When crossing the border into Canada, hunters must declare all firearms in their possession. Declared rifles and shotguns may be carried through Canada while in transit to Alaska. Certain types of handguns are not permitted in Canada under any circumstances. Other handguns may be carried into Canada under certain circumstances.
Declaring firearms involves filling out some paperwork, specifically Form 5589, the Non-Resident Firearm Declaration form. There is a $25 fee, payable in Canadian funds or with a credit card. The form is available at the border, or can be downloaded in advance from the Canadian Firearms Centre website (more details on that are offered at the end of the article). The form must be presented in triplicate and signed in front of a CBSA officer at the border (it is not possible to make photocopies at the border, so it will save time and effort to do some of the work in advance. Just be sure to wait until the border to sign in front of a customs officer).
According to the Canadian Firearms Centre, completing the paperwork also allows you to bring in ammunition for that firearm for personal use.
Martineau said that regarding ammunition, there have been many cases worldwide where American travelers arrive at a foreign destination with a single bullet somewhere in their luggage that they didn’t realize was there, and they get into trouble. He advised: Don’t use the same luggage for hunting as you do for other international travel.
Canadian law requires that officials confiscate any firearms, ammunition, and other weapons from persons crossing the border who deny having the items in their possession. Confiscated firearms, ammunition, and weapons are not returned. Possession of an undeclared firearm may result in arrest and imprisonment. Travelers are strongly advised to inspect all belongings thoroughly prior to travel to Canada to avoid the accidental import of firearms or ammunition.
Canada has three classes of firearms: non-restricted, restricted, and prohibited.
Non-restricted firearms include most ordinary hunting rifles and shotguns. These may be brought temporarily into Canada for sporting or hunting use during hunting season, use in competitions, in-transit movement through Canada, or personal protection against wildlife in remote areas of Canada. Anyone wishing to bring hunting rifles into Canada must be at least 18 years old; properly store the firearm for transport; and follow the declaration requirements.
Restricted firearms are primarily handguns. While they are not firearms, pepper spray, mace, and some knives also are included in this category. A restricted firearm may be brought into Canada, but an Authorization to Transport permit must be obtained in advance from a Provincial or Territorial Chief Firearms Officer. The permit allows a handgun to be in transit, for example to Alaska, but a permit would not be issued to someone simply vacationing in Canada.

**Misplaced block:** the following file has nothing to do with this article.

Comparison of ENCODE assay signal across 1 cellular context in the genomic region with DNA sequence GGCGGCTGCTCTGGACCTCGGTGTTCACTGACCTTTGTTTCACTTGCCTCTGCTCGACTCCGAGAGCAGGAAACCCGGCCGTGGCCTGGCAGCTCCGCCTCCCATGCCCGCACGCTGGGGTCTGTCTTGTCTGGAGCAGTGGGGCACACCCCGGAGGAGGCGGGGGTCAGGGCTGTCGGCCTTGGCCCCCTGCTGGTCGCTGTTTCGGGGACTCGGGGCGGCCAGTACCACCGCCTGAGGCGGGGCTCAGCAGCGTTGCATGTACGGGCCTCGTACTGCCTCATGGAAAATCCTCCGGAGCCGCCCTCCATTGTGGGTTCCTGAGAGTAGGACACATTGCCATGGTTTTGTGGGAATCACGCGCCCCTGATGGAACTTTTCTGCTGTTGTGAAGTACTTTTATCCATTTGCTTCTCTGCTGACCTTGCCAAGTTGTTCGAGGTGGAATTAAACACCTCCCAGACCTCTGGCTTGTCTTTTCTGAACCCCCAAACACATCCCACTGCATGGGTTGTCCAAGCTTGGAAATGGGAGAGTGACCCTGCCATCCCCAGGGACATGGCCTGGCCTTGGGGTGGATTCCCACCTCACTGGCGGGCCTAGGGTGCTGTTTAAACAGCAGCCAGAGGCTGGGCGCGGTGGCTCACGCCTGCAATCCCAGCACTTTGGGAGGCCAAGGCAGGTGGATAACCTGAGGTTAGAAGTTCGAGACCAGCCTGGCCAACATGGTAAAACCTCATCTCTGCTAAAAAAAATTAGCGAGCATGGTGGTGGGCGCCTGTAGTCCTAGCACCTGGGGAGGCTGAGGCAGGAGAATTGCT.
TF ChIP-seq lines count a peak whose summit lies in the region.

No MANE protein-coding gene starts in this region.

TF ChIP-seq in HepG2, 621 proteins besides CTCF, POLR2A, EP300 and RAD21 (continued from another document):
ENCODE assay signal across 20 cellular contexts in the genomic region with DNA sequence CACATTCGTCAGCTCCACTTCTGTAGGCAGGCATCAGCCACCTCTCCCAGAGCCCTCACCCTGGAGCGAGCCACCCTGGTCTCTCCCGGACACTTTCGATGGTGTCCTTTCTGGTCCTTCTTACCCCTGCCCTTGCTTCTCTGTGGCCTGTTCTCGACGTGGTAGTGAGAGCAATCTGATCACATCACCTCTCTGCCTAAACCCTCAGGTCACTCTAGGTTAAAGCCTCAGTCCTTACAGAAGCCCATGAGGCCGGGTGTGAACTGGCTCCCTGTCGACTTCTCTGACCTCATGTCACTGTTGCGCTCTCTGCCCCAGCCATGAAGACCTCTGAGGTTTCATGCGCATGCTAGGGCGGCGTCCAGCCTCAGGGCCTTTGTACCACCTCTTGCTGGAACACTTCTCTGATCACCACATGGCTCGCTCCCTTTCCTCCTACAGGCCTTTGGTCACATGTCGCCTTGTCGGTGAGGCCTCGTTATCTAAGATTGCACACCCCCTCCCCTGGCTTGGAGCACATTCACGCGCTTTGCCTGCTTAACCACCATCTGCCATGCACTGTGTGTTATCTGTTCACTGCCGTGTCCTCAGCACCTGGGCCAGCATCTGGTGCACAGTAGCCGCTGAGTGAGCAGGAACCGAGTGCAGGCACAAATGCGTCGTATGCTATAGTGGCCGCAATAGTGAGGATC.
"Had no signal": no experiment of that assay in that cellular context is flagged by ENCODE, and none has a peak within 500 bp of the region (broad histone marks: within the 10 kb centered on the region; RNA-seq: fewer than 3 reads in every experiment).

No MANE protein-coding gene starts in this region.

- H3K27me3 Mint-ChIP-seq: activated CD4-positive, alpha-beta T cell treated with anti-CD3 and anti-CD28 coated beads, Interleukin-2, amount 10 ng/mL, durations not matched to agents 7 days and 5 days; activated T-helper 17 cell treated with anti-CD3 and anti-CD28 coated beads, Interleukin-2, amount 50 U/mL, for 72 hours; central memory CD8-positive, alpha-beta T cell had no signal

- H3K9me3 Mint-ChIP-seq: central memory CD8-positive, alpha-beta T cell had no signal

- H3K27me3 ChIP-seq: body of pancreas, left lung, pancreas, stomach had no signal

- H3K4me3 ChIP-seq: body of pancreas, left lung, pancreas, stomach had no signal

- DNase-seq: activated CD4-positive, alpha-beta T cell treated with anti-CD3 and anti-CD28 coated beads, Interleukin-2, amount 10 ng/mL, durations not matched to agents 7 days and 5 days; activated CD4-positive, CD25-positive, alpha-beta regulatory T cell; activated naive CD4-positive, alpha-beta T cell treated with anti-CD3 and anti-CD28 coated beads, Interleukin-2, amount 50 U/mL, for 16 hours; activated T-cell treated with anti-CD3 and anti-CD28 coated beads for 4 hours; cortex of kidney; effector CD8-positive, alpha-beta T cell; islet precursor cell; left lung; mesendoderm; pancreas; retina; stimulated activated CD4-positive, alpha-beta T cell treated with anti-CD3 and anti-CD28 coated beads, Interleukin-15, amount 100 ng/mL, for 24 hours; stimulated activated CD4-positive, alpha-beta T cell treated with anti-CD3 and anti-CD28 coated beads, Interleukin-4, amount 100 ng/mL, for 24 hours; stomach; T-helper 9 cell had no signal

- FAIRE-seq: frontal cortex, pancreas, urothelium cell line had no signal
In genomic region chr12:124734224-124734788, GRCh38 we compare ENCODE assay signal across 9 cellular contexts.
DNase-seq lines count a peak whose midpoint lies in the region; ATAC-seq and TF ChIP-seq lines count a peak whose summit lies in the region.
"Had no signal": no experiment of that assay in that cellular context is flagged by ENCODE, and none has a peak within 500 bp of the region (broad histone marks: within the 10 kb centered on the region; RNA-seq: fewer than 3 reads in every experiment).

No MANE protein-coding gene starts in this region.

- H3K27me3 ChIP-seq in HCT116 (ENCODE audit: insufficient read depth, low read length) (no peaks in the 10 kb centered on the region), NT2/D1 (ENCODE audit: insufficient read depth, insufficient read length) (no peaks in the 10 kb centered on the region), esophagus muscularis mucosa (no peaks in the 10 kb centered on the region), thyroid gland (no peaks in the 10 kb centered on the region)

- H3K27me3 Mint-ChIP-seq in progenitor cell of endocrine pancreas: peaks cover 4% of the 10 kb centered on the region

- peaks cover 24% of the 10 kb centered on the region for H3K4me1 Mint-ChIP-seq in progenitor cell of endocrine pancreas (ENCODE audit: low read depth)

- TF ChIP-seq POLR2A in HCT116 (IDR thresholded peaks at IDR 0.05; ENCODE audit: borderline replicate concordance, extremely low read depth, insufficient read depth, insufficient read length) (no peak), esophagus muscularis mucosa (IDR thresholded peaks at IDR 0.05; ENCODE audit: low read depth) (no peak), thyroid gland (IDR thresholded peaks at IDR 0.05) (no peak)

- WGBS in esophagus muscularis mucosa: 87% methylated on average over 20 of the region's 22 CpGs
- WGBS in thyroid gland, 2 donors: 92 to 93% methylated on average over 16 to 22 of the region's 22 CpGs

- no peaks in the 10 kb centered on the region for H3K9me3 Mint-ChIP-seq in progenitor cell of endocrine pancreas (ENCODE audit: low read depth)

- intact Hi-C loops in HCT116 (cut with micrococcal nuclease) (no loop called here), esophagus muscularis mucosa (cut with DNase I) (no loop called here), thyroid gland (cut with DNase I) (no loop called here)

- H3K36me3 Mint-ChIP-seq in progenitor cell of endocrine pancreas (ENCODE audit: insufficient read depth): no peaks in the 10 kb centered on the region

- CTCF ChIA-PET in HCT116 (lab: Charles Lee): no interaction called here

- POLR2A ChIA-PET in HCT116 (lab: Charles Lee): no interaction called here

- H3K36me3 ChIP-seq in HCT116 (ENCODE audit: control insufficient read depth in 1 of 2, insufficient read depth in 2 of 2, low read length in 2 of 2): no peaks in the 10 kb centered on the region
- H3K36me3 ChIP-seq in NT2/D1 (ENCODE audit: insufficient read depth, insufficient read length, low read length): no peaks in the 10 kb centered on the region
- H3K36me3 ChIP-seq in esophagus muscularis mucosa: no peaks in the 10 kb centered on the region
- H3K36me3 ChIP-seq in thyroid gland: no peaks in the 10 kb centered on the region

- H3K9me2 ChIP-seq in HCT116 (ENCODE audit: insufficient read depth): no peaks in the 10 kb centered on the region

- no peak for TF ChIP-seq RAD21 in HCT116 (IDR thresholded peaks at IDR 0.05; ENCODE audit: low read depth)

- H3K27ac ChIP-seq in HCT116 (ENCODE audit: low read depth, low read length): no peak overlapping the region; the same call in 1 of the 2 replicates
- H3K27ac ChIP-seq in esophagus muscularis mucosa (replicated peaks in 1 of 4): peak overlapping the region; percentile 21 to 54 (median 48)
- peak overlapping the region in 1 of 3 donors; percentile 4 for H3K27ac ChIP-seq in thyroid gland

Prohibited firearms include fully automatic, converted automatics and certain military style weapons, including weapons designed for civilian use. A full list of prohibited weapons is available on the Canadian Firearms Centre website. Prohibited firearms are not allowed into Canada. Handguns with a barrel length of less than 105 mm, about 4 1/8 inches, are completely prohibited, and .25 and .32 caliber handguns are prohibited.
The best source for more information on carrying firearms into or through Canada the Royal Canadian Mounted Police website, or a call to the Canada Firearms Center at 1-800-731-4000; request Extension #9026 if you will be entering Canada at the Alberta border and Extension #9530 if entering from British Columbia.
U.S. citizens may find it helpful to register firearms with U.S. Customs before traveling through Canada in order to prove ownership.
Martineau said the Department of State gives detailed information for American travelers, covering safety, health, and legal issues worldwide, and specifically target certain at risk travelers. The website is here.
The State Department’s website offers some information on Canada specifically.
The Alaska Department of Fish and Game website offers some information about firearms in Alaska and traveling in Canada with guns.